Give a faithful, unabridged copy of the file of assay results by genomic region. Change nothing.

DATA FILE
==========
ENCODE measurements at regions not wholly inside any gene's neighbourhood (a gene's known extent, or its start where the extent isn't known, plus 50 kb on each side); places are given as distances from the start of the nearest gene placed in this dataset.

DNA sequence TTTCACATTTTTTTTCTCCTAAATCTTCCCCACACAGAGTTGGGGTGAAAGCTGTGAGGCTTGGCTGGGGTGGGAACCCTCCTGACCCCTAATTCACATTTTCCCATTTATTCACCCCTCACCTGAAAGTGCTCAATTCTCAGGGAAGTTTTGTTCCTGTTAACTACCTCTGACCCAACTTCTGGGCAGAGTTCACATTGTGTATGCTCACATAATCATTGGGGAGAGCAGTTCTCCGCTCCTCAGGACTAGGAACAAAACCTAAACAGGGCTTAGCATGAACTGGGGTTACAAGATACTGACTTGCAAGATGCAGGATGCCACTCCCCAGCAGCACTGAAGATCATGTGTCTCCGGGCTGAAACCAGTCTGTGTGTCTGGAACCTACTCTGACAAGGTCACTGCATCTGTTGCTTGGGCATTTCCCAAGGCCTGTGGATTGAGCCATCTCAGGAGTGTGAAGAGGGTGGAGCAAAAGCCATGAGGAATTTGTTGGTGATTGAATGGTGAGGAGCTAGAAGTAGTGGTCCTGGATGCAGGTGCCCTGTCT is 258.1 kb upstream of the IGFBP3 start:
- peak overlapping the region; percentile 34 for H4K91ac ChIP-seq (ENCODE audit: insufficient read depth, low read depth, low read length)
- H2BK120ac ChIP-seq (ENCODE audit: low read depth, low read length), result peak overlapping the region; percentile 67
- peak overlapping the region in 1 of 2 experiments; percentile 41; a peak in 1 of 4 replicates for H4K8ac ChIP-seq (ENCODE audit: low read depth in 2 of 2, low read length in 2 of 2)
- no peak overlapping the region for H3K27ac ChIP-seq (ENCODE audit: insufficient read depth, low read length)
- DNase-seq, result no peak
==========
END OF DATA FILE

ENCODE measurements at regions not wholly inside any gene's neighbourhood (a gene's known extent, or its start where the extent isn't known, plus 50 kb on each side); places are given as distances from the start of the nearest gene placed in this dataset.

DNA sequence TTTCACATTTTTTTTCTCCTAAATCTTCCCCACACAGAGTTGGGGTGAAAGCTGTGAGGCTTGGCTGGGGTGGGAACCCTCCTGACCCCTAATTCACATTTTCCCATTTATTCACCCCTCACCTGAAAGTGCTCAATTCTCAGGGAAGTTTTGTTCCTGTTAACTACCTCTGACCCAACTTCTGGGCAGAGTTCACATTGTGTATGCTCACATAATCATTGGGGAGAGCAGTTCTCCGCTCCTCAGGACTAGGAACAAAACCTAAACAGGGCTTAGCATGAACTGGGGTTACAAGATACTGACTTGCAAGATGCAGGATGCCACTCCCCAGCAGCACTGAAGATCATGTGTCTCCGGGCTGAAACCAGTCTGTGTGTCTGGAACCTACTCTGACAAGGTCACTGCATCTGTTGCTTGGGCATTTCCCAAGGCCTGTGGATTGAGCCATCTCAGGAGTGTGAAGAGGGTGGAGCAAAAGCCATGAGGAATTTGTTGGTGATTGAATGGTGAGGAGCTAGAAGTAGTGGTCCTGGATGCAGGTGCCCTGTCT is 258.1 kb upstream of the IGFBP3 start:
- peak overlapping the region; percentile 34 for H4K91ac ChIP-seq (ENCODE audit: insufficient read depth, low read depth, low read length)
- H2BK120ac ChIP-seq (ENCODE audit: low read depth, low read length), result peak overlapping the region; percentile 67
- peak overlapping the region in 1 of 2 experiments; percentile 41; a peak in 1 of 4 replicates for H4K8ac ChIP-seq (ENCODE audit: low read depth in 2 of 2, low read length in 2 of 2)
- no peak overlapping the region for H3K27ac ChIP-seq (ENCODE audit: insufficient read depth, low read length)
- DNase-seq, result no peak